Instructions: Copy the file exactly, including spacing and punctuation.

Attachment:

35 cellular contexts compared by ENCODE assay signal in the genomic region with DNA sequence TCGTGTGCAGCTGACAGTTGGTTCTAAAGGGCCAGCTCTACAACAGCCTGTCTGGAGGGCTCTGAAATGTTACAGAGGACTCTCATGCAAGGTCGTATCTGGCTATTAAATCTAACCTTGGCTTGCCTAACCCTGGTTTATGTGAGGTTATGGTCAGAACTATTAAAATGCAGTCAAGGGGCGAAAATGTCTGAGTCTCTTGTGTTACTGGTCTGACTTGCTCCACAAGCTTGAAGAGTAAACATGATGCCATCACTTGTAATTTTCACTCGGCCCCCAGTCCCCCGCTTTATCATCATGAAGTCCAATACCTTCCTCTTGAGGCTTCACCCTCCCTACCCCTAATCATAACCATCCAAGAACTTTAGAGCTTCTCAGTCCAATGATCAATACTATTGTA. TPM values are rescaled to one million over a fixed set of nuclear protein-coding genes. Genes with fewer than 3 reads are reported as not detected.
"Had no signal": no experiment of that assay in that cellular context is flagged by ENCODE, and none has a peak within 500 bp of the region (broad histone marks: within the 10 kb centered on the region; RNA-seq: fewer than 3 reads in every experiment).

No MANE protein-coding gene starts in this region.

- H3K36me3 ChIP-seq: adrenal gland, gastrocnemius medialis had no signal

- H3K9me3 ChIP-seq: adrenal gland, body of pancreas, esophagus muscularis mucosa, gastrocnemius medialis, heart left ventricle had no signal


35 cellular contexts compared by ENCODE assay signal in the genomic region with DNA sequence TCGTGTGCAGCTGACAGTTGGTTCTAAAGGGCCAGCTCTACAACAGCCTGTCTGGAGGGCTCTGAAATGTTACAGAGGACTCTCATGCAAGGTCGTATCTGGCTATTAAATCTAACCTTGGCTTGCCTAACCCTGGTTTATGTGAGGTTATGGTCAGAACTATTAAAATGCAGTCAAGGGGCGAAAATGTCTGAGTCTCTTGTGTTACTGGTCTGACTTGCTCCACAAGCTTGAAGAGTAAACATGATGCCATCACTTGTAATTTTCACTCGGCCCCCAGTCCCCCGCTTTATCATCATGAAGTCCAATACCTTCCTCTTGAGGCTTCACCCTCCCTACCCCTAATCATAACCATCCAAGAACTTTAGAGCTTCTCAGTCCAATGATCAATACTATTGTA. TPM values are rescaled to one million over a fixed set of nuclear protein-coding genes. Genes with fewer than 3 reads are reported as not detected.
"Had no signal": no experiment of that assay in that cellular context is flagged by ENCODE, and none has a peak within 500 bp of the region (broad histone marks: within the 10 kb centered on the region; RNA-seq: fewer than 3 reads in every experiment).

No MANE protein-coding gene starts in this region.

- H3K36me3 ChIP-seq: adrenal gland, gastrocnemius medialis had no signal

- H3K9me3 ChIP-seq: adrenal gland, body of pancreas, esophagus muscularis mucosa, gastrocnemius medialis, heart left ventricle had no signal